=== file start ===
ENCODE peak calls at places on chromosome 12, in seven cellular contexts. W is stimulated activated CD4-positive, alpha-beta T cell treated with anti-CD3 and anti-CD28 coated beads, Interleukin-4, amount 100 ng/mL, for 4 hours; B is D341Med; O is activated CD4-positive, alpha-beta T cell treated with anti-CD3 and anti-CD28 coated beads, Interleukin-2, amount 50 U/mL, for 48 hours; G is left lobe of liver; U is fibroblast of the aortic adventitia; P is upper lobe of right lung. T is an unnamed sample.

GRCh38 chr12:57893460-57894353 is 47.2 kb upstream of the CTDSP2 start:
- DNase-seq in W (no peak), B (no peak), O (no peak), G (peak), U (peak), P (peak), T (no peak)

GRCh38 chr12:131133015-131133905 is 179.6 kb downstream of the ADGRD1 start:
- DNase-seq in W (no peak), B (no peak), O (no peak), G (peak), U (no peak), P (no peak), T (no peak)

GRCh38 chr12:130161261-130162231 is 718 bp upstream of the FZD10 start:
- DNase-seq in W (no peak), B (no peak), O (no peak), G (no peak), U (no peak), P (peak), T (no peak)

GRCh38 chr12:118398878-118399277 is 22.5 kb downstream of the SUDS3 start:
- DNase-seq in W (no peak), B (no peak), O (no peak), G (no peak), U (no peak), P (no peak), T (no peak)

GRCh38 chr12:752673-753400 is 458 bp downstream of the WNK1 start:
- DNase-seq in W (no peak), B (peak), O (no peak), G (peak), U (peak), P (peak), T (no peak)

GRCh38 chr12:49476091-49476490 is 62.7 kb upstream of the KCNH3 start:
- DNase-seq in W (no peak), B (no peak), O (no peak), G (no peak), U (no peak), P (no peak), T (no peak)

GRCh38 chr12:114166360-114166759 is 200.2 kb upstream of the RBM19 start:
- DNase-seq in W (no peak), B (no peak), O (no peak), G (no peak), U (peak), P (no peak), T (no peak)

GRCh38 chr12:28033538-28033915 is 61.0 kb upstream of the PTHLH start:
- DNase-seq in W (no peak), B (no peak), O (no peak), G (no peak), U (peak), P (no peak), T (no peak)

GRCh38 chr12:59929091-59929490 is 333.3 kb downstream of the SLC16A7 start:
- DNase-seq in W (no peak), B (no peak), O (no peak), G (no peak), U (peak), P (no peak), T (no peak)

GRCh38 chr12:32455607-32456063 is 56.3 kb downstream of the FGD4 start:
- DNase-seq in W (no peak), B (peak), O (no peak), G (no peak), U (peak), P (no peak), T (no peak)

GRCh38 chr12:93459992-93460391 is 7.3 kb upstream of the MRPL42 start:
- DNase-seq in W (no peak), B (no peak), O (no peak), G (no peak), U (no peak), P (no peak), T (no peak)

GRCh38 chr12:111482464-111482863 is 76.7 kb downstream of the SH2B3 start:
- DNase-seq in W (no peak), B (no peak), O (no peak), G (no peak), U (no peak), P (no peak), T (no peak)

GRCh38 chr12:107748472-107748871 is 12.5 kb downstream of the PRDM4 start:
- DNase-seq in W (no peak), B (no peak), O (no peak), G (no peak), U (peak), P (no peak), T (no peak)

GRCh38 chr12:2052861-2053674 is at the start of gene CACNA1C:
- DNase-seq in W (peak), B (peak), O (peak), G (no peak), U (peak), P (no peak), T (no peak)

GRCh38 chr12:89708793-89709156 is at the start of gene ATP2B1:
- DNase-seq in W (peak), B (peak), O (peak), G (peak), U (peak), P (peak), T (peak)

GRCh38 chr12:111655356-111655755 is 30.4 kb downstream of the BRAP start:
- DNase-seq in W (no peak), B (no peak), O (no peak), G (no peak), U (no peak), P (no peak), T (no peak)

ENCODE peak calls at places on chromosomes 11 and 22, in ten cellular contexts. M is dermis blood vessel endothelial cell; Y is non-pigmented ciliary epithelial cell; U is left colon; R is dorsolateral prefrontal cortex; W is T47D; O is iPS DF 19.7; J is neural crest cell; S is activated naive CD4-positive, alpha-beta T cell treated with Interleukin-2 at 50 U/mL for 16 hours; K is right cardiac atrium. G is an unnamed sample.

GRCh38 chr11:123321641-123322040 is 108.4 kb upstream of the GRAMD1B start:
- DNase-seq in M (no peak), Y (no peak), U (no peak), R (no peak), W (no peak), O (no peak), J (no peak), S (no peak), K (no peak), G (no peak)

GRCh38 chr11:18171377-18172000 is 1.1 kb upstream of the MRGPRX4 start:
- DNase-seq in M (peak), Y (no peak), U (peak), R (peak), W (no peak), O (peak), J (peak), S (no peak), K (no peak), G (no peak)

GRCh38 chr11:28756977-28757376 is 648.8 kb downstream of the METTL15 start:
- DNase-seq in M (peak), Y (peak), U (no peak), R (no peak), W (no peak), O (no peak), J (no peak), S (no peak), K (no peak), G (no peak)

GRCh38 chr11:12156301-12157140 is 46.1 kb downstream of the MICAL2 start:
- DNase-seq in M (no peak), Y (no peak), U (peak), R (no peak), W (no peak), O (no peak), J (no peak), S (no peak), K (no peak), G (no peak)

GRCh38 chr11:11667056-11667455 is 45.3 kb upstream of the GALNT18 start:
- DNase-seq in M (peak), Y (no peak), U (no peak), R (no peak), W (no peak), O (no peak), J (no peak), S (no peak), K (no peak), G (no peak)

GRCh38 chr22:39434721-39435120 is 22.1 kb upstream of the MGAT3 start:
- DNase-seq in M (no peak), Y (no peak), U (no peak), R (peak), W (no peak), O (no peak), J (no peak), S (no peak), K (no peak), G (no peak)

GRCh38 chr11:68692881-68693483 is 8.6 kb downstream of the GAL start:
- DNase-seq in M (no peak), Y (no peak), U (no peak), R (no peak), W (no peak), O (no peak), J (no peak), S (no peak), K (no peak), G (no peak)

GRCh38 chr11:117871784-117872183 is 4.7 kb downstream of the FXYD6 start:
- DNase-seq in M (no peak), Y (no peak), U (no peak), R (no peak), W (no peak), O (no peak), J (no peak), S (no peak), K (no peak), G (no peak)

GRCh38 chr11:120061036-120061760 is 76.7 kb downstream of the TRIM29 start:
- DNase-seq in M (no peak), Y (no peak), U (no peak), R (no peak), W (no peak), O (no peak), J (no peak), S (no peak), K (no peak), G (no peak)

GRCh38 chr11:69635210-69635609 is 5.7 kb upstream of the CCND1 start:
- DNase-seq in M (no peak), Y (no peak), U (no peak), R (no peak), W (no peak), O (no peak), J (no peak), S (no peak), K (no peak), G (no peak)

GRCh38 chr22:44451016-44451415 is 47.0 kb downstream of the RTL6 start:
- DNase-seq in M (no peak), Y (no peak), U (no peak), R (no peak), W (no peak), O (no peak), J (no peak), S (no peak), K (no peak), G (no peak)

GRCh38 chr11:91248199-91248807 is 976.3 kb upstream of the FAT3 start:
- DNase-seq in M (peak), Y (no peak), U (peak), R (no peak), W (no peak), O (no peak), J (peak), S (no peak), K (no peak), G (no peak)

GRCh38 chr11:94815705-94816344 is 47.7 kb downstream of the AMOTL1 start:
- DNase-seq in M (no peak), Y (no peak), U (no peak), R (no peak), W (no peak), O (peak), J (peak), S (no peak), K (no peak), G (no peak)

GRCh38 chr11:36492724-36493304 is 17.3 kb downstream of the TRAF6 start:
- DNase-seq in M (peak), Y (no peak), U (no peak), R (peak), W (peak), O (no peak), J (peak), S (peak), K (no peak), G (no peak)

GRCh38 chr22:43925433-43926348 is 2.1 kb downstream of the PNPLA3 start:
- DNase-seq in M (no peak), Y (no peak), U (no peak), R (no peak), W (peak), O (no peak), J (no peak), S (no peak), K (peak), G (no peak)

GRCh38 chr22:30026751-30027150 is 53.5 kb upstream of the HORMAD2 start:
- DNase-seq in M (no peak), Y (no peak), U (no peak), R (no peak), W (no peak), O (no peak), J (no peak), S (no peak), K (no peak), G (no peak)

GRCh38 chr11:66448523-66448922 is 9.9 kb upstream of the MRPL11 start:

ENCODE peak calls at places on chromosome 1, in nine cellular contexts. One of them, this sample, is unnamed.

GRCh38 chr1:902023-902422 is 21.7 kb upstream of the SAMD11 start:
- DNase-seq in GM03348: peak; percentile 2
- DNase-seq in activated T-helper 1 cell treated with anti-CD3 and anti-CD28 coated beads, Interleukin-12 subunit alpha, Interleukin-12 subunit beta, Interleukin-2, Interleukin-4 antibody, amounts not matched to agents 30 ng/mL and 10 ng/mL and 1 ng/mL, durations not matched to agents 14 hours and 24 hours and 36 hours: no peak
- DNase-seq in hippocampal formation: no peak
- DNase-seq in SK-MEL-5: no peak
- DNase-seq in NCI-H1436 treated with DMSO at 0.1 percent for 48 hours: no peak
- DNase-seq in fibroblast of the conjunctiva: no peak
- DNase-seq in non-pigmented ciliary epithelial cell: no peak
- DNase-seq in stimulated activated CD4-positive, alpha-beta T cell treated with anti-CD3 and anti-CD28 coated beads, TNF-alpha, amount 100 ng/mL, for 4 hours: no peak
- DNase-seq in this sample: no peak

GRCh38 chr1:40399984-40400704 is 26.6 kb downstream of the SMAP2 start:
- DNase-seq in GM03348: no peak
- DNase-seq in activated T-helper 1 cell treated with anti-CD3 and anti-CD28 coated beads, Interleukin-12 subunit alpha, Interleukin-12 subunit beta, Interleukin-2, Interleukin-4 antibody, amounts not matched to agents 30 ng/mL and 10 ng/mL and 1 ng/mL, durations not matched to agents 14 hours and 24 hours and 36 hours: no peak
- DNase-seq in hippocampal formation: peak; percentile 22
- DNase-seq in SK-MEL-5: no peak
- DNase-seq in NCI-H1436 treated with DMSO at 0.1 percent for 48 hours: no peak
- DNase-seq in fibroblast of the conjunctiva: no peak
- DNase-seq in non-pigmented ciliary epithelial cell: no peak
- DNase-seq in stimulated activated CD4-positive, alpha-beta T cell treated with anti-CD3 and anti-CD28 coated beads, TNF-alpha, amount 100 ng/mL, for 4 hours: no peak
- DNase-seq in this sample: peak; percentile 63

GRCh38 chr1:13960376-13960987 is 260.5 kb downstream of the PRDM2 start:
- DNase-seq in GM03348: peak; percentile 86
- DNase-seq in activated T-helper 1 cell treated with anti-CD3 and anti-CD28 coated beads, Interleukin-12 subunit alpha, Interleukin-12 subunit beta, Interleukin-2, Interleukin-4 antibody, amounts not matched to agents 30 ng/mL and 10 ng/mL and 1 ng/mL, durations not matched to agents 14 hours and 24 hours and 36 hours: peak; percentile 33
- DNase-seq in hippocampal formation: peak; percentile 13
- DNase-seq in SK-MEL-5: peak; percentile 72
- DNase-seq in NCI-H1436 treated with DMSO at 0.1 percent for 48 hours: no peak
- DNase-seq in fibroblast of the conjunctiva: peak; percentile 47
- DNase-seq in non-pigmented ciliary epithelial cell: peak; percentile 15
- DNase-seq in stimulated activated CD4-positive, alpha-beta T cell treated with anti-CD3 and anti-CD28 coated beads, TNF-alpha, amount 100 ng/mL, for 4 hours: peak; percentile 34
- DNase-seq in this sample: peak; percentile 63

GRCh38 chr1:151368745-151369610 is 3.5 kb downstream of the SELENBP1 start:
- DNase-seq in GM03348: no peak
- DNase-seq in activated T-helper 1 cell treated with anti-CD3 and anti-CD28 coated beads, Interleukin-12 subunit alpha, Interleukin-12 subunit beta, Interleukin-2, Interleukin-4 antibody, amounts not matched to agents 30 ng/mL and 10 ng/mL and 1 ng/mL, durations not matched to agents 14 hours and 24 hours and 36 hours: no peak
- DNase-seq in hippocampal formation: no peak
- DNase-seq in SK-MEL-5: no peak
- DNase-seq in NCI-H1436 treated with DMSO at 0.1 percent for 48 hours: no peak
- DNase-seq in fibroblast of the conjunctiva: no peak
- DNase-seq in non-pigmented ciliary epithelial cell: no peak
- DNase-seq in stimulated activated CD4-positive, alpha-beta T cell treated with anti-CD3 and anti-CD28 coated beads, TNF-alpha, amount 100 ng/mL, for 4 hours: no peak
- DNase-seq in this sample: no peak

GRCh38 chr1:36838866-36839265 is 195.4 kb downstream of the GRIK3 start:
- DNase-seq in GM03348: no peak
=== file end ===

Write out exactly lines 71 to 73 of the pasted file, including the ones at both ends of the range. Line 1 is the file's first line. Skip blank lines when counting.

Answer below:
- DNase-seq in activated T-helper 1 cell treated with anti-CD3 and anti-CD28 coated beads, Interleukin-12 subunit alpha, Interleukin-12 subunit beta, Interleukin-2, Interleukin-4 antibody, amounts not matched to agents 30 ng/mL and 10 ng/mL and 1 ng/mL, durations not matched to agents 14 hours and 24 hours and 36 hours: no peak
- DNase-seq in hippocampal formation: no peak
- DNase-seq in SK-MEL-5: no peak